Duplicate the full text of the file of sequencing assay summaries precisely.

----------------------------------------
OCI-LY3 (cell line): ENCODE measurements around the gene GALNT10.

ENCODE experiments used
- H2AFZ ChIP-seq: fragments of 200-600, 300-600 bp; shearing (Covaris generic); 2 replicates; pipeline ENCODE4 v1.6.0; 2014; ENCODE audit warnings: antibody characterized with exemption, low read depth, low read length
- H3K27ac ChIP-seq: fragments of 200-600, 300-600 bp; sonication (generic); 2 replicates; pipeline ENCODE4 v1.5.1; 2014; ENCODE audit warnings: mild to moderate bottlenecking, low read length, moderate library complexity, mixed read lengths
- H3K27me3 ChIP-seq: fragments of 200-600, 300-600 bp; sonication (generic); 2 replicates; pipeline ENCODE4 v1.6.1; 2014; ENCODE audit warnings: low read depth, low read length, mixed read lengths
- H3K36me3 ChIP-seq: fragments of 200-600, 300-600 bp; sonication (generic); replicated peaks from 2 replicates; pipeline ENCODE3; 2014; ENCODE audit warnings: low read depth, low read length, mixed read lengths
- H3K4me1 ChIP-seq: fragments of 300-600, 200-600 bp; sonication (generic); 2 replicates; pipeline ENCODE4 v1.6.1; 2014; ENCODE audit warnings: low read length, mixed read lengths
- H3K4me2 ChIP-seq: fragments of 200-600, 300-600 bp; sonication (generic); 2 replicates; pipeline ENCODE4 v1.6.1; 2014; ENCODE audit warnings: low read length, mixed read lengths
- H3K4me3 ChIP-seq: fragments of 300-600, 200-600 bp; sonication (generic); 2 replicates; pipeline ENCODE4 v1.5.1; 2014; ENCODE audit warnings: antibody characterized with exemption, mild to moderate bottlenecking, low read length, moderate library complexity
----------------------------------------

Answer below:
OCI-LY3 (cell line): ENCODE measurements around the gene GALNT10.

ENCODE experiments used
- H2AFZ ChIP-seq: fragments of 200-600, 300-600 bp; shearing (Covaris generic); 2 replicates; pipeline ENCODE4 v1.6.0; 2014; ENCODE audit warnings: antibody characterized with exemption, low read depth, low read length
- H3K27ac ChIP-seq: fragments of 200-600, 300-600 bp; sonication (generic); 2 replicates; pipeline ENCODE4 v1.5.1; 2014; ENCODE audit warnings: mild to moderate bottlenecking, low read length, moderate library complexity, mixed read lengths
- H3K27me3 ChIP-seq: fragments of 200-600, 300-600 bp; sonication (generic); 2 replicates; pipeline ENCODE4 v1.6.1; 2014; ENCODE audit warnings: low read depth, low read length, mixed read lengths
- H3K36me3 ChIP-seq: fragments of 200-600, 300-600 bp; sonication (generic); replicated peaks from 2 replicates; pipeline ENCODE3; 2014; ENCODE audit warnings: low read depth, low read length, mixed read lengths
- H3K4me1 ChIP-seq: fragments of 300-600, 200-600 bp; sonication (generic); 2 replicates; pipeline ENCODE4 v1.6.1; 2014; ENCODE audit warnings: low read length, mixed read lengths
- H3K4me2 ChIP-seq: fragments of 200-600, 300-600 bp; sonication (generic); 2 replicates; pipeline ENCODE4 v1.6.1; 2014; ENCODE audit warnings: low read length, mixed read lengths
- H3K4me3 ChIP-seq: fragments of 300-600, 200-600 bp; sonication (generic); 2 replicates; pipeline ENCODE4 v1.5.1; 2014; ENCODE audit warnings: antibody characterized with exemption, mild to moderate bottlenecking, low read length, moderate library complexity